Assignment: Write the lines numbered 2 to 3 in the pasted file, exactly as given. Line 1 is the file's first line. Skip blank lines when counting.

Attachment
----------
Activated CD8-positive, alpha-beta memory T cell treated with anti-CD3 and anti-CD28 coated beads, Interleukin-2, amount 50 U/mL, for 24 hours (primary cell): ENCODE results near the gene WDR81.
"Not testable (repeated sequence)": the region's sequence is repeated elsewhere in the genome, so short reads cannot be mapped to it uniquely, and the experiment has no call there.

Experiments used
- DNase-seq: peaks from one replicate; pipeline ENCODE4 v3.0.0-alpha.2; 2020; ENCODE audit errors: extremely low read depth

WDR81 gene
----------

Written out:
"Not testable (repeated sequence)": the region's sequence is repeated elsewhere in the genome, so short reads cannot be mapped to it uniquely, and the experiment has no call there.

Experiments used